Watch: Vanuatu volcano spews smoke, ash and lava as eruption threatens

A New Zealand Air Force Orion has flown over Vanuatu's Monaro volcano, reporting that plumes of smoke, ash and volcanic rock are spewing from it ahead of a likely eruption.

The New Zealand Defence Force crew said the volcano on Ambae Island is the most active they've seen in some time.

"Ambae was very active. There were ash clouds, the crater was erupting, [there were] plumes, lavas, smoke ash," Group Captain Nick Olney told Australia's ABC.

He told The Associated Press they had already planned the aerial survey before the recent activity, but were happy to help provide Vanuatu authorities with images and information.

The volcano has forced more than 7,000 people to flee their homes, with authorities declaring an emergency on Ambae island, where activity at the  volcano has increased recently, raising fears of a major eruption. 

About 10,000 people live on the island, and villagers close to the volcano have been moved to schools and community halls on the island's less vulnerable eastern and western regions.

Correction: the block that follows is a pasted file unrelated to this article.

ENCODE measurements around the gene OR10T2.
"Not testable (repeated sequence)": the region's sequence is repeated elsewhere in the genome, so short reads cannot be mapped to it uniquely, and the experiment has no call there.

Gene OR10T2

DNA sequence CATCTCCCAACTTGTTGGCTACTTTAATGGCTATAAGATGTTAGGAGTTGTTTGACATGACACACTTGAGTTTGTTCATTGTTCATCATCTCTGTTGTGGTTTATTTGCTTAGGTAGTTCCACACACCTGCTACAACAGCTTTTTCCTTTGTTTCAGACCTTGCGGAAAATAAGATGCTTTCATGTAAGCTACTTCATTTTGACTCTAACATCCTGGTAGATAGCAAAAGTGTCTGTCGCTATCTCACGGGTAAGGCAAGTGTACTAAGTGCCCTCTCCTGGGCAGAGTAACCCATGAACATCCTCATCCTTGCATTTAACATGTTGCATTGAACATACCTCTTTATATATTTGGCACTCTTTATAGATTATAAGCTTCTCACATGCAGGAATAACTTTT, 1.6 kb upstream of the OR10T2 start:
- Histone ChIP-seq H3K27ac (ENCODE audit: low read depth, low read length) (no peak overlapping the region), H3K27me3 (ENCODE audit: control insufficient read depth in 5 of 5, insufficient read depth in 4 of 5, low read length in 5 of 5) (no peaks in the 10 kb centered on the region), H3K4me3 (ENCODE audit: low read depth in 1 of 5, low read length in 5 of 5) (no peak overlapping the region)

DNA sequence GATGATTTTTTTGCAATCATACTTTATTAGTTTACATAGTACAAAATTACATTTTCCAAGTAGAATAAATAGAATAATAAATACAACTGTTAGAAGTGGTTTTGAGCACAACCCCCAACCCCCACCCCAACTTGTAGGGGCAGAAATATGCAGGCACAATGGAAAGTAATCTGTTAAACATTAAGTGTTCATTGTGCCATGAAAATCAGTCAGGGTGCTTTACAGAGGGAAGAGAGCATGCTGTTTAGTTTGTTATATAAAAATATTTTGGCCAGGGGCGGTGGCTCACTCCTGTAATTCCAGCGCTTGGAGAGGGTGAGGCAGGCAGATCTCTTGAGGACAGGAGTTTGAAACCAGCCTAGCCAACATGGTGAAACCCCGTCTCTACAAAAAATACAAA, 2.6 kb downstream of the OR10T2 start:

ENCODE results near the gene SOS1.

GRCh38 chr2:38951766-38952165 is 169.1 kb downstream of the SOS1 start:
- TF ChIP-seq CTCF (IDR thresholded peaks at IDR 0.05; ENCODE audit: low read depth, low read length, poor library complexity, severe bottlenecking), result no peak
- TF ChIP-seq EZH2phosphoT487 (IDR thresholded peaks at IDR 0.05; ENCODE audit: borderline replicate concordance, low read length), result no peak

For those displaced villagers, it's now a waiting game to see whether the volcano erupts or returns to normal activity that's not a threat to them.

Shadrack Welegtabit, the director of Vanuatu's National Disaster Management Office, said a ship had arrived on Wednesday carrying food, water and other essential supplies. He said a second ship was due to arrive on Friday.

Vanuatu's Meteorology and Geohazards Department said in an alert that villagers within 6.5 kilometres of the volcano face the biggest risk from airborne rocks and volcanic gas. 

The department warned that acid rain could damage crops across a broader area.



'See you at Mom and Dad's house' - siblings of US congressman appear in attack ad against him

A candidate running in Arizona's congressional election has received some unlikely support - from the siblings of the current Congressman.

Six of Paul Gosar's brothers and sisters appeared in an ad for Democrat David Brill, where they throw all manner of accusations at him.

Grace says he's doing nothing for rural America, while David says he's not working for his district.

"He is not listening to you, and he does not have your best interests at heart," Tim says - before adding: "My name is Tim Gosar".

It's not the first time Gosar's siblings have spoken out against him.